Home / Blog / The passing of Ray Dolby

The passing of Ray Dolby

Don’t know if you saw the news, but Ray Dolby, the electrical engineer who brought us surround sound, died a few weeks back.

Because the write up on Dolby’s death by R. Pell in EDN was a bit more technical than others I saw, I’ll quote from it here:

The Dolby system involved both an encoding step, used during recording, and a mirror-image decoding step, used during playback, to reduce noise in audio recordings, as described in a Dolby white paper:

The purpose of encoding is to raise the level of soft, high-frequency passages so they become louder than the tape’s noise. During the trip through the Dolby encoder, loud passages (that hide tape hiss) are not altered. Soft, high-frequency passages (that tape hiss affects) are made louder than normal as they are recorded on the tape. When playing back the tape, [the] loud sounds are left unaltered, while the soft, high-frequency sounds are lowered back down to their original levels…with the noise [that was added during the recording process] automatically getting the same treatment.

The first movie to use Dolby sound?

I wouldn’t have guessed it – it’s a bit before my movie-going time – but it was A Clockwork Orange. Clockwork came out in 1971, and wasn’t exactly the sort of film my folks would have been bringing the kids to see.  As the Dolby audio technology was refined, it gained more traction in movies, and a few years later was used in Close Encounters and Star Wars. (Now we’re talking.)

Personally, my strongest memory of Dolby is its use in the cassette recorders back in the day. I remember quite clearly using the Dolby record and playback capability when, as a kid, I was making recordings. It was a simple but effective concept, which is why it was adopted so widely.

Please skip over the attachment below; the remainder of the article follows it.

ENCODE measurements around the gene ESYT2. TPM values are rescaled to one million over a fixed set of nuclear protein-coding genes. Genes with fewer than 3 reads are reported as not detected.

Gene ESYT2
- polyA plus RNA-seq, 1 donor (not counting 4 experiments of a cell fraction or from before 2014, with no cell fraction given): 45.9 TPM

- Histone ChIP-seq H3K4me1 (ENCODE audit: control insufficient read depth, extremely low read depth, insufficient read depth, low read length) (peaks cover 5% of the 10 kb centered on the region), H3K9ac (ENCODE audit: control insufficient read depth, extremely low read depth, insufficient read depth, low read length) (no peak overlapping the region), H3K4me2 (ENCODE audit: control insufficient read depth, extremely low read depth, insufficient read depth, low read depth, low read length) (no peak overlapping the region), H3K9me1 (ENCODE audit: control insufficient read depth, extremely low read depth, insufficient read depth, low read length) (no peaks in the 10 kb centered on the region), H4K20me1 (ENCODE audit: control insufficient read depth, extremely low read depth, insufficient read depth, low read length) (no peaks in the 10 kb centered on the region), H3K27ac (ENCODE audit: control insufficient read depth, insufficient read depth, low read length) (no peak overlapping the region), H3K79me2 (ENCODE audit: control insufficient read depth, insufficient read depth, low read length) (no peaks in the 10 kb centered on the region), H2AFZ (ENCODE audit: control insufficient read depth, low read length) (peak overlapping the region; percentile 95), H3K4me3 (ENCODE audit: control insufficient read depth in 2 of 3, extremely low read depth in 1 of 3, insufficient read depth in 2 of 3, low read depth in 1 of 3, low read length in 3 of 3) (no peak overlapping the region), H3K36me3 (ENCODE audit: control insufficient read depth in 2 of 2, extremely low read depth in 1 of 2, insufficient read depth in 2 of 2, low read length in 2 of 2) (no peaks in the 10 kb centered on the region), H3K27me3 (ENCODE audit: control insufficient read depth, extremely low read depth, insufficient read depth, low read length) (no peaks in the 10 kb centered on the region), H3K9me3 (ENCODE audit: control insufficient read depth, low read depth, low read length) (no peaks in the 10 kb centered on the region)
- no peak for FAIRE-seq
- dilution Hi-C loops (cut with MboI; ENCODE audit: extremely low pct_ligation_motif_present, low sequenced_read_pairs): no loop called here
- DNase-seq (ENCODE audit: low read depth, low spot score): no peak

Ray Dolby’s death got quite widespread coverage in the technology, entertainment, business, and general purpose press. To me, this underscores the important role that electrical engineers have played in the latter half of the 20th century, and throughout the opening decades of the 21st century as well.  (Although bio-engineers may end up giving us a run for the money, this is still the EE’s century!)

Admittedly, we’re not all billionaire geniuses, but it still kind of makes me proud when I think of the many contributions that EE’s make to mankind. Our customers are continually bringing breakthrough scientific, medical, manufacturing, and defense products to market, and none of these products would be happening without the work of electrical engineers.

Interestingly, Dolby himself would just have soon been born a century earlier, and is quoted as saying:

“I’ve often thought that I would have made a great 19th century engineer, because I love machinery. I would have liked to have been in a position to make a better steam engine, or to invent the first internal combustion engine; to work on the first car … I just regret that I was born in a time when most [of those types of] mechanical problems had already been solved and what remained were electronic problems.”

The world of movie goers and those who enjoyed cassette recorders is just has glad he held out for solving those “electronic problems.”


I missed this, but Amar Bose, another electrical engineer who was a pioneer when it came to sound, died this past July. I know there’s some overlap in what their respective companies do, but Bose pretty much did for home sound systems what Dolby did for cassette recorders and movie theaters: made for a better listening experience.